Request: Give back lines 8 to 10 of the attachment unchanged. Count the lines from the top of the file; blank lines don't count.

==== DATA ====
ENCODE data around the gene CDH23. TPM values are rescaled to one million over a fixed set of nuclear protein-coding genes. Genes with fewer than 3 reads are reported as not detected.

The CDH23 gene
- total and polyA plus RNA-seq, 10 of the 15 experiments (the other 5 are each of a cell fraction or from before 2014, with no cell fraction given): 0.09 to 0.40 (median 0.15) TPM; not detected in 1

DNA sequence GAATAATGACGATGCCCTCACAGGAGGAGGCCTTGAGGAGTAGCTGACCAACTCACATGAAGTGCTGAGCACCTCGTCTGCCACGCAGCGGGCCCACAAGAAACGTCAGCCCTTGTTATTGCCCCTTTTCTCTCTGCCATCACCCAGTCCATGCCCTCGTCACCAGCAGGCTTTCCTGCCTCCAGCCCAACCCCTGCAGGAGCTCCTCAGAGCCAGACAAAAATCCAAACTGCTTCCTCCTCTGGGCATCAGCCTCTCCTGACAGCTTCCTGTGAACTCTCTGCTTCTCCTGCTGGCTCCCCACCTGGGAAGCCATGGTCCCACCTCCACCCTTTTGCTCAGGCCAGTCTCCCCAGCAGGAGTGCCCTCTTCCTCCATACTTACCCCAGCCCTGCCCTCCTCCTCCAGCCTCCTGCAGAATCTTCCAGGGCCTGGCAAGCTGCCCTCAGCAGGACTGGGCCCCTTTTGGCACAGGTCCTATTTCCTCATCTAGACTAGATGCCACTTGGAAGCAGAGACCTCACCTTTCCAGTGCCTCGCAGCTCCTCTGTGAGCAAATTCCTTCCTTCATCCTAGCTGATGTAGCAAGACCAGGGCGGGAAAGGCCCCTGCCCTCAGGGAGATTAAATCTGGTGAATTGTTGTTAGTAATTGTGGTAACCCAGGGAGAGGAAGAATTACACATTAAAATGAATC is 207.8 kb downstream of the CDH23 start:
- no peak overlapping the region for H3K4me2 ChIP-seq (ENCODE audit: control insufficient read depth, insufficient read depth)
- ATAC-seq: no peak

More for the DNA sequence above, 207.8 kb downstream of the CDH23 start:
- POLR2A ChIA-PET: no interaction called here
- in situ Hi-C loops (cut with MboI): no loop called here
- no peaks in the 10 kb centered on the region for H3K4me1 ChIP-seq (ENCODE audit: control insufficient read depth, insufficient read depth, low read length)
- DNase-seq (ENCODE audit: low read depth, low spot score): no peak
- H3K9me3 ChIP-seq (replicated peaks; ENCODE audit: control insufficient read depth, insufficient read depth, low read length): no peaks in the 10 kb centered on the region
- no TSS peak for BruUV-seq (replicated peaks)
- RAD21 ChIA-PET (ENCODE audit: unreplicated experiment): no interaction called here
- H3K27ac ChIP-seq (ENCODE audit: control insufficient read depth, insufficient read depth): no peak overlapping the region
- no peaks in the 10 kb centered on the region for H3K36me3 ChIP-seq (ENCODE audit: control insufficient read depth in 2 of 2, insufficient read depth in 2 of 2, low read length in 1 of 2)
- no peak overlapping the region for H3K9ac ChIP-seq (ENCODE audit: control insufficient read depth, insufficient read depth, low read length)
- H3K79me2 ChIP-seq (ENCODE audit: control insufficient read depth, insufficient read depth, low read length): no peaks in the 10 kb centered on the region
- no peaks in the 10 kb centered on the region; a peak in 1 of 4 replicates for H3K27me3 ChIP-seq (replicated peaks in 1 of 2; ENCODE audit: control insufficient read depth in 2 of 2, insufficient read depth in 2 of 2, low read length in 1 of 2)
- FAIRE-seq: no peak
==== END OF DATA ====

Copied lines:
- POLR2A ChIA-PET: no interaction called here
- in situ Hi-C loops (cut with MboI): no loop called here
- no peaks in the 10 kb centered on the region for H3K4me1 ChIP-seq (ENCODE audit: control insufficient read depth, insufficient read depth, low read length)